Concert Review

"Bent Frequency:  Playing What's Good For You"

Creative Loafing Atlanta

Vol. 32, No. 2 (May 21 - 27, 2003)

 

Review by Mark Gresham

 

Atlanta has a checkered history of grappling with ensembles dedicated specifically to presenting "new concert music." This year, yet another group of musicians has chosen to take up the gauntlet. Robert Ambrose, Nickitas Demos, Stuart Gerber and Alexander Mickelthwate have formed Bent Frequency, which played its inaugural concert at Eyedrum May 12.

 

Interviewed weeks before the concert, the group discussed why Eyedrum was a deliberate choice. "[It] gives us this kind of spin that we are more of an alternative band that is usually associated with the independent scene," says Mickelthwate. Ambrose concurs. "We want all of the stuffiness out of it," he explained, adding that there were elements of "almost a rock concert" that they hoped to achieve.

After all, why can't the people who go to the Tabernacle for a show also come out to hear, say, Stockhausen? "There is no reason why [they] could not have that same experience," Gerber says. "Why not give them some really good music, played at the highest artistic levels, but give it to them in a way that they are used to getting their other music?"

 

In an effort to avoid the pitfalls of typical new music concerts, the plan was to enhance the concert with various non-musical elements, or as Demos put it, "to incorporate a fusion of visuals with the music." However, he added that the music would be the No. 1 priority.

 

Bent Frequency achieved its goals to some extent, but not entirely. They attracted a reasonably sized, diverse audience, including new faces (says an Eyedrum representative) plus some recognizable ones from Atlanta's "new music" community.

 

Fourteen musicians and two visual artists joined in as performers for the evening. Ambrose and Mickelthwate took turns on the podium, each leading three works. The program opened with a recorded intro to David Lang's "Cheating, Lying, Stealing," that steadily increased in volume as the musicians took the stage. Unfortunately, when the climactic cutoff arrived, the band's first live sounds did not seamlessly dovetail with it, in what could have been a great opening effect. Still, the band nobly forged ahead with the jagged, jaunty music.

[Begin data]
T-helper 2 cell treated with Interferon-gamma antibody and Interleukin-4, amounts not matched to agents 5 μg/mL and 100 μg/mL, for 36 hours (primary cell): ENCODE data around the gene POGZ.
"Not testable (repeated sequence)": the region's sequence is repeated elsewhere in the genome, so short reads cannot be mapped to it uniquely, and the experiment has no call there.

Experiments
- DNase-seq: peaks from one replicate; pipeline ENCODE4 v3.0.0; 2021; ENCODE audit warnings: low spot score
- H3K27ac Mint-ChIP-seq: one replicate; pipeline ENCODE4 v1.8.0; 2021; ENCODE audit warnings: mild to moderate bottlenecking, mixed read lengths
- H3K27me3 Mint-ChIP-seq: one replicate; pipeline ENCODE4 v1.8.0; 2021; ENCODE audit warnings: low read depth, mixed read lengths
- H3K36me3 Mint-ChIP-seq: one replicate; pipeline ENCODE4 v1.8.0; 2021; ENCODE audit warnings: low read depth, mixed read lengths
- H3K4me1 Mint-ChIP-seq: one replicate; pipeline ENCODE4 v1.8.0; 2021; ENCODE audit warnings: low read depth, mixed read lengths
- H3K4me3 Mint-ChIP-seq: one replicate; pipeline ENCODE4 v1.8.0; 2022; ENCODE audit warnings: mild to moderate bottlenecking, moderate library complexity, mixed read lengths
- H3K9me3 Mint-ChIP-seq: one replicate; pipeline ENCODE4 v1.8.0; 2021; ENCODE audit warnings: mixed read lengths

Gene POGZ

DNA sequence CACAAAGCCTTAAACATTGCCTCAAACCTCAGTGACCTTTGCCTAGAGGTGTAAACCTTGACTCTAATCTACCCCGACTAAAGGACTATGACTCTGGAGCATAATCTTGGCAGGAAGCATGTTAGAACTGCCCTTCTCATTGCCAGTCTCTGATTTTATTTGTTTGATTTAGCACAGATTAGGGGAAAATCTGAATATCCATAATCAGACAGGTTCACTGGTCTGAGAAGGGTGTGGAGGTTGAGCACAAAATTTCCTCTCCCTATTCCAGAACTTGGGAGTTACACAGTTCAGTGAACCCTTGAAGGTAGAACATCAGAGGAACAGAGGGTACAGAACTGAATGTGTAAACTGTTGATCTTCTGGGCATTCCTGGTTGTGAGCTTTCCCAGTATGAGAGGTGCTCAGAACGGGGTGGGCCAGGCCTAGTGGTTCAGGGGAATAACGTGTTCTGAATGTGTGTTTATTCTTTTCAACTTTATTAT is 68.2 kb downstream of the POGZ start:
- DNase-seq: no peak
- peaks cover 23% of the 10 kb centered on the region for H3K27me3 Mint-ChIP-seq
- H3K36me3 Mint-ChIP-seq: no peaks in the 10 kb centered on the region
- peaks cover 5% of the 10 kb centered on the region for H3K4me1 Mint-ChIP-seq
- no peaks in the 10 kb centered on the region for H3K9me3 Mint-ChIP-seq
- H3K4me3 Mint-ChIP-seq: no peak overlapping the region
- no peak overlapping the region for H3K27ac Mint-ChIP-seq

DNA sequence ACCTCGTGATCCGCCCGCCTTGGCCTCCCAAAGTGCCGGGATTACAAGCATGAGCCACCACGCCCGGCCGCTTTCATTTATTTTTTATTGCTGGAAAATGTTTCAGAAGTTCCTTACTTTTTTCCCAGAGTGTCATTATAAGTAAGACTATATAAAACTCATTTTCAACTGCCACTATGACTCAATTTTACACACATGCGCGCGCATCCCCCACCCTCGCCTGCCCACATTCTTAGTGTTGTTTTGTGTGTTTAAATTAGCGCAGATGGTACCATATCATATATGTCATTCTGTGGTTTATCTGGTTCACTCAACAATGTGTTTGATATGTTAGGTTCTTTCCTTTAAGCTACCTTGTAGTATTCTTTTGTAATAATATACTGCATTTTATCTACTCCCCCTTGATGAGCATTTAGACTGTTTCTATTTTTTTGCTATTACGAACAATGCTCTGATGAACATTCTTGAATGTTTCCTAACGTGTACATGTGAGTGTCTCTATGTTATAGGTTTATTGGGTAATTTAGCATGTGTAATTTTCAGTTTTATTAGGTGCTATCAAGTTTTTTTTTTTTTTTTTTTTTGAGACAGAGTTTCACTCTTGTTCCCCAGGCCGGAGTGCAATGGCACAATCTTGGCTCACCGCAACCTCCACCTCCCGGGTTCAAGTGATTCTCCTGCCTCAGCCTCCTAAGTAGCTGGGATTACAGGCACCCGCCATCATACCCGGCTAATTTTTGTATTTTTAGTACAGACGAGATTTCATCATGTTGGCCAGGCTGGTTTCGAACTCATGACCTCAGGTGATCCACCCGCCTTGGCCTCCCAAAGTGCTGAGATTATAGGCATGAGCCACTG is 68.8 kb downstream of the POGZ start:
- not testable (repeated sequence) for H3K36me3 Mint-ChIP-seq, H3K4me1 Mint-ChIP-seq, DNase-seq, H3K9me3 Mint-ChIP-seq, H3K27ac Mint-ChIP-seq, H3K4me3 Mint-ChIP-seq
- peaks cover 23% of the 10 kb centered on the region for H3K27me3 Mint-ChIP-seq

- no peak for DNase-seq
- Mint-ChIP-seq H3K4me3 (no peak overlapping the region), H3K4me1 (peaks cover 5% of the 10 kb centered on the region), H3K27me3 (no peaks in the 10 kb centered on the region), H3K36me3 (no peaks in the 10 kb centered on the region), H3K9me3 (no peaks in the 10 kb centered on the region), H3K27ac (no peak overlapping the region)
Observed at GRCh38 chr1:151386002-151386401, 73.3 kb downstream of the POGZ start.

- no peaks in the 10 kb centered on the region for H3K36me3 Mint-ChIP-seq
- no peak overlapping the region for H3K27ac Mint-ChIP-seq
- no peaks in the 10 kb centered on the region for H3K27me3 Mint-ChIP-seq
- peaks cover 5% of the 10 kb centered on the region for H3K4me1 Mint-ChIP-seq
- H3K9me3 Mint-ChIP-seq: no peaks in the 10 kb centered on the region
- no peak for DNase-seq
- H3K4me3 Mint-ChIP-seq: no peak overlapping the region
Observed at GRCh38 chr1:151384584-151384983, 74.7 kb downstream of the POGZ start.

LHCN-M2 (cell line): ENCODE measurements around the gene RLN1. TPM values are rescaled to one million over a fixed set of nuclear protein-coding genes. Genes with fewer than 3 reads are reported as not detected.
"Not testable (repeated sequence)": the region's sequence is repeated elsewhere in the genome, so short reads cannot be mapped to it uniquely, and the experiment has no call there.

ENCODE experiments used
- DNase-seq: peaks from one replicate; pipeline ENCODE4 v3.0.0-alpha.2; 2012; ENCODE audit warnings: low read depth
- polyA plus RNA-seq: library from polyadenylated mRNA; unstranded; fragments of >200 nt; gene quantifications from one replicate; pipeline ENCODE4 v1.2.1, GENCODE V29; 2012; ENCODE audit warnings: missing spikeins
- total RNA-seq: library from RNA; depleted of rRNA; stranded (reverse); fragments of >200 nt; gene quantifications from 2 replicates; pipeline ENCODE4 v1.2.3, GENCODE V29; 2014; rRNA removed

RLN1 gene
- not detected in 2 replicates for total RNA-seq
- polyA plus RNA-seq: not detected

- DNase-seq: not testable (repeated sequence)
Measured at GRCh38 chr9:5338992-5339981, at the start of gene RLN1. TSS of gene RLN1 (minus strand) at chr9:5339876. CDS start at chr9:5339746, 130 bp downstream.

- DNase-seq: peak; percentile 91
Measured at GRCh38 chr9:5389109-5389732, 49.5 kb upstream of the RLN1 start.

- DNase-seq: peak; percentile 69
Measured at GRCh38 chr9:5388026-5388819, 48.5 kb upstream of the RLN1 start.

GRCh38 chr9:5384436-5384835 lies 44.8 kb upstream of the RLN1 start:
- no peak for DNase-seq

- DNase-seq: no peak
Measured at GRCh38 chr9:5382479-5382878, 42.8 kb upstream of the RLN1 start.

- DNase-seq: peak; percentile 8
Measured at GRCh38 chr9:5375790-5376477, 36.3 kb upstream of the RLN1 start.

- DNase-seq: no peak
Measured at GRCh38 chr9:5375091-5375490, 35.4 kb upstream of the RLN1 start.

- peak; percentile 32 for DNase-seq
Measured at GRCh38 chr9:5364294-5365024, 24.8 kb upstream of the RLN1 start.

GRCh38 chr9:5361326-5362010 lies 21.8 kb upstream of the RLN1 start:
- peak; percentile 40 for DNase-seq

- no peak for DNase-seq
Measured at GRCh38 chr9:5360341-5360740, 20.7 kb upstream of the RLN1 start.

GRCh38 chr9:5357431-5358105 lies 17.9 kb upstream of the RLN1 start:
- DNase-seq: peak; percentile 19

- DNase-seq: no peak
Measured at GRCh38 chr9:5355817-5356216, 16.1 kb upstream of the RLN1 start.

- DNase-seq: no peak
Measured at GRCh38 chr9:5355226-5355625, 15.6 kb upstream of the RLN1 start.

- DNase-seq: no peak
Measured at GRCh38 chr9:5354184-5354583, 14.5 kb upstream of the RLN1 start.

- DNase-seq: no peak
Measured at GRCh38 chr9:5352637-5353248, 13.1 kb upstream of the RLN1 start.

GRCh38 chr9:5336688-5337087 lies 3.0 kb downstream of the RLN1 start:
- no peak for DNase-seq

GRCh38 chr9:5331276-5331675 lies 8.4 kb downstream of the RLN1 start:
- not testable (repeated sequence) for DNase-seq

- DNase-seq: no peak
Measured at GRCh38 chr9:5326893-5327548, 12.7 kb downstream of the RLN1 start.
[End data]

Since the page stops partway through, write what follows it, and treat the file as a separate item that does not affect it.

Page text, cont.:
"The Light That Fills the World" by John Luther Adams followed. For the last quarter-century, Adams has lived in the boreal forests outside Fairbanks, Alaska, where that vast wilderness has greatly influenced his aesthetic. It is "klangfarben" (sound colors) music of slowly shifting textures. The players captured the stillness, but the electronic elements had a timbral opaqueness and narrowness of sonic space that failed to produce either the translucence or vastness that the work's title implies.

 

But the ensemble came into assured, sharper focus with Karlheinz Stockhausen's "Kreuzspiel," and fully found its groove in delivering a top-notch performance of John Zorn's "Cobra," in which the musicians' obvious enjoyment, game playing and humor broke the ice with the audience.

 

Demos' own "Notes from the Edge of the Millennium" and Anthony Davis' "Wayang II (Shadow Dance)," with its unabashed jazz-rock jam-time feel, concluded the evening.

 

Promised visual elements, light and video projections, were marginal, neither interfering with the concert, or effectively contributing. The tiny, mostly vague, mostly ignored images were lost in irregularly hung sheets near the ceiling. The music may come first, but if added elements do nothing to engage it, what's the point of going to all the trouble?

 

Still, the concert overall was an enjoyable musical success, and plans are for Bent Frequency to present several concerts next year. One can hope that they return to Eyedrum. The concert atmosphere was, as intended, not stuffy. And judging by the crowd, it worked.

 

As Demos pointed out, "If you say, 'This is your broccoli, it's good for you, you must eat it,' [then] nobody's going to want to come to that."